Japanese Tosa

Written by: Jamie
Updated: April 7, 2020

Would a Japanese Tosa be a good fit for you? They’re not a breed to be taken lightly. Find out why in our latest guide.

Japanese Tosa at a show

Height: 24-25”
12-15 years
Pedigree Breed?:

Positives and Negatives of the Breed


  • Excellent guard dogs and watch dogs
  • Extremely loyal to their owner
  • Good watchdogs
  • Very intelligent dogs that are quite easy to train


  • Need a highly experienced and strong owner to control them
  • Not suitable for families with children
  • Not suitable for families with other pets
  • Needs to live in a large home so unsuitable for apartment living



The Japanese Tosa is quite a new breed. Sometimes known as the Tosa Inu (the word ‘Inu’ means ‘dog’ in Japanese), the Japanese Tosa was originally bred for fighting.

It is still regarded as the canine equivalent of a Sumo wrestler in its native Japan, with the best of the breed being treated with great ceremonies and honour.

In other countries, though, the Tosa dog is most often seen as a guard dog or companion and was first recognised in 1998 by the United Kennel Club.


The Japanese Tosa Inu is a Japanese fighting dog that has a long and illustrious history in its native Japan.

Japan has a long dog fighting history that dates back to the 1300s. The Tosa was originally bred between 1968 and 1912 when several breeds were crossed with the local Kochi breed.

These other breeds included the Shikoku fighting dog as well as a number of Western breeds like the Mastiff, German Pointer, Great Dane, St Bernard, Bull Terrier and Bulldog.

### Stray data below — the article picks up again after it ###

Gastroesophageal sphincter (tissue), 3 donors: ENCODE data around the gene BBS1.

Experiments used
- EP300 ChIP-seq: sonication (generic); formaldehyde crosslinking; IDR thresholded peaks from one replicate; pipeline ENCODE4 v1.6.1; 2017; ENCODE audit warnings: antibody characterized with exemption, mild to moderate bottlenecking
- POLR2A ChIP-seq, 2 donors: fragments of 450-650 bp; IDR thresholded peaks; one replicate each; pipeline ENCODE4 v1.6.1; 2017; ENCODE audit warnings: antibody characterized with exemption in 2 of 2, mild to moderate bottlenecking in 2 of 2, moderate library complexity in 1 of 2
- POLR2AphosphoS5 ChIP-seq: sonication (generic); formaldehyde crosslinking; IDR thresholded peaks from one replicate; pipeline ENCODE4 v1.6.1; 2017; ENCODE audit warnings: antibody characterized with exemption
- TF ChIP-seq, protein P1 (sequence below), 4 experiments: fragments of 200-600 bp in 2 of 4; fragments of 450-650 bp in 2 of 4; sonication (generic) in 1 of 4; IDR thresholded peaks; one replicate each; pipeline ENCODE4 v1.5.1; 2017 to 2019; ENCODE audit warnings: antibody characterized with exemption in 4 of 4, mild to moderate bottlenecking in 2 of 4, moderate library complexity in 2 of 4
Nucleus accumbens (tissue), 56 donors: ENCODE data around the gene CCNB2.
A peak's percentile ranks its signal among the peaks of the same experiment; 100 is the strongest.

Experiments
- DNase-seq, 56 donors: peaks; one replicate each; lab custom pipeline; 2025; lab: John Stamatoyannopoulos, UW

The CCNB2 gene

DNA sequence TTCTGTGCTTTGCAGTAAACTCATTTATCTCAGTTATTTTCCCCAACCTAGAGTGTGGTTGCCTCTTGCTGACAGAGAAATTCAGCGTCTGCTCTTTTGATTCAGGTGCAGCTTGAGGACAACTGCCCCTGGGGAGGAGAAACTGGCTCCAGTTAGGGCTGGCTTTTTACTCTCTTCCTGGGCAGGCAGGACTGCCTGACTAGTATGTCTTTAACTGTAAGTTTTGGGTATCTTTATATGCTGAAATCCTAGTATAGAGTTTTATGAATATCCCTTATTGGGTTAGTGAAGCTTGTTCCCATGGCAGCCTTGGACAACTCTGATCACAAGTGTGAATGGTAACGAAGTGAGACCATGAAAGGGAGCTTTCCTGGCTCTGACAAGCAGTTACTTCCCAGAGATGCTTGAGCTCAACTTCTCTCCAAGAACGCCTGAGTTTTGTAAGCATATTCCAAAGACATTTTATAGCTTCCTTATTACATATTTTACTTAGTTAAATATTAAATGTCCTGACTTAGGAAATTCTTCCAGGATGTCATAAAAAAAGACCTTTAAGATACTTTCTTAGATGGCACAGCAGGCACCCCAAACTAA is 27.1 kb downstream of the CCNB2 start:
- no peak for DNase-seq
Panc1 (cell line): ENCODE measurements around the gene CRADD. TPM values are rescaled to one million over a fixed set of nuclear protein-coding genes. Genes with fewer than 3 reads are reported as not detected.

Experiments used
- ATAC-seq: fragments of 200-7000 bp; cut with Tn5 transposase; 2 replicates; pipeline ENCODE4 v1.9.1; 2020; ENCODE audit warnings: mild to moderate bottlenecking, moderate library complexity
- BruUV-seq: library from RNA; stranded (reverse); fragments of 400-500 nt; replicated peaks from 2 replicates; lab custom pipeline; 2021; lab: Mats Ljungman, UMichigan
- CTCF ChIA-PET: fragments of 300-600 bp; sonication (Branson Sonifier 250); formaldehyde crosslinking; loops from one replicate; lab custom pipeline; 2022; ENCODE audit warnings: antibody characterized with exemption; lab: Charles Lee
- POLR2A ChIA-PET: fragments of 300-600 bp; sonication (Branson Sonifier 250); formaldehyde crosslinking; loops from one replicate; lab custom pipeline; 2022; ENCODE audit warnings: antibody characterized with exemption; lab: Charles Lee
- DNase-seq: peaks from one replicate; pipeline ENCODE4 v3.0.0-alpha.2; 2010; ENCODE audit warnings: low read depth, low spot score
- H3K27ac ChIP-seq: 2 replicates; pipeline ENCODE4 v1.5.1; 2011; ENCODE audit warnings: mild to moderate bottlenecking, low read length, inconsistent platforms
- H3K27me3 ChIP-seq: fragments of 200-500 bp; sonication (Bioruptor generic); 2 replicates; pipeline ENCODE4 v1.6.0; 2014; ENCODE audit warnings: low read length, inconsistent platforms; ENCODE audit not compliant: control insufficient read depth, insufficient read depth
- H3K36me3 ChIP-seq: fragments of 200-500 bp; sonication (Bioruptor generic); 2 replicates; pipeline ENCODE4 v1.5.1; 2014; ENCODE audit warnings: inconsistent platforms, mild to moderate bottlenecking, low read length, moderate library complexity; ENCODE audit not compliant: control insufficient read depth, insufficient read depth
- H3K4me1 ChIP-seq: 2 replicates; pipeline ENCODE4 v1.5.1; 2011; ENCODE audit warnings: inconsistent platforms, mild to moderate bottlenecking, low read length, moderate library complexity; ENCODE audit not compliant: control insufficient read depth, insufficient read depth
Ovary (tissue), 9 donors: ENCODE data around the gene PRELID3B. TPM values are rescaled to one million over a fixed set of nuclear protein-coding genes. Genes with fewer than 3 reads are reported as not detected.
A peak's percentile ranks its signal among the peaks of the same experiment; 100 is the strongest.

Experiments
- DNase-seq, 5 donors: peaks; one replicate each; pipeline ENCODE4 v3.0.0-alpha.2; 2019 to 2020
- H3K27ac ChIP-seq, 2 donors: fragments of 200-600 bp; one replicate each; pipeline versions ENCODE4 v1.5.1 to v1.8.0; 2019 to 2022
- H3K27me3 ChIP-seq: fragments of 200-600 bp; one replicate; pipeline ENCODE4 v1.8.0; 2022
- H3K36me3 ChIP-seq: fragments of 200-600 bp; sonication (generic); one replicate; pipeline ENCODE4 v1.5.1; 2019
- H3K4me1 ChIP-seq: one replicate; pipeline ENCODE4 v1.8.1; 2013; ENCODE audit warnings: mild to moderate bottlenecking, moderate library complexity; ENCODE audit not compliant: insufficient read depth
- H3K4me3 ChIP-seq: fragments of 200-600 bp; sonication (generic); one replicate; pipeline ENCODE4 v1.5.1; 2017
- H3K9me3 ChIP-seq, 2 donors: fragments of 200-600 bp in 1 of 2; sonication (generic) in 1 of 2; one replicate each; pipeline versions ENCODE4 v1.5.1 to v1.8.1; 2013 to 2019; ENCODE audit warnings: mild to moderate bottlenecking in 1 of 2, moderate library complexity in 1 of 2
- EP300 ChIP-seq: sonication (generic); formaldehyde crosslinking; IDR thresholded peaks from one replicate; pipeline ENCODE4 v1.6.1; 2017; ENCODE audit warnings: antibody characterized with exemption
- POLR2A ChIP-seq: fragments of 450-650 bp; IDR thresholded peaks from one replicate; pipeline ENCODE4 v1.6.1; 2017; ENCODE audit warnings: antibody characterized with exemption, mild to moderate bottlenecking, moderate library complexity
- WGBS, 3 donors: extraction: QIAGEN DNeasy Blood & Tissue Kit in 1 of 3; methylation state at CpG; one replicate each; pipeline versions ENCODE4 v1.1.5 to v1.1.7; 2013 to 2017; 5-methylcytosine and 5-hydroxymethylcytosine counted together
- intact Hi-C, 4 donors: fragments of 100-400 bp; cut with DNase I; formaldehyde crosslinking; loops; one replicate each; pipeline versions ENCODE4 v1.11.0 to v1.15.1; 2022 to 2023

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The result was a dog that became Japan’s national treasure, and while dog fighting has been made illegal in Japan, North America and Europe, there are still illegal pit fights held in some of Japan’s remote and rural regions where Tosas are used for fighting.

Japanese dog fighting rules required dogs to fight silently with no cowering, and this has led to a very strong and resilient breed.

Unfortunately, due to its fighting background, the Tosa Inu has been banned from many countries as a dangerous dog, and it is certainly an unsuitable choice for novice dog owners. However, with the right training, handling and socialisation it can be a great family companion.

With its massive size and strength, this is a wonderful watchdog and guard dog that also excels at weight-pulling activities.

Japanese Tosa standing


The Japanese Tosa is known to be very loyal to its owner and very sensitive to their owner’s tone of voice, paying very close attention to any commands.

This isn’t a noisy breed of dog, due to the fact that it was bred specifically to fight in silence. The Tosa is naturally an excellent guard dog, with protective, fearless and courageous character traits.

It does, however, require an owner with strong leadership skills who will have no difficulty in being the alpha.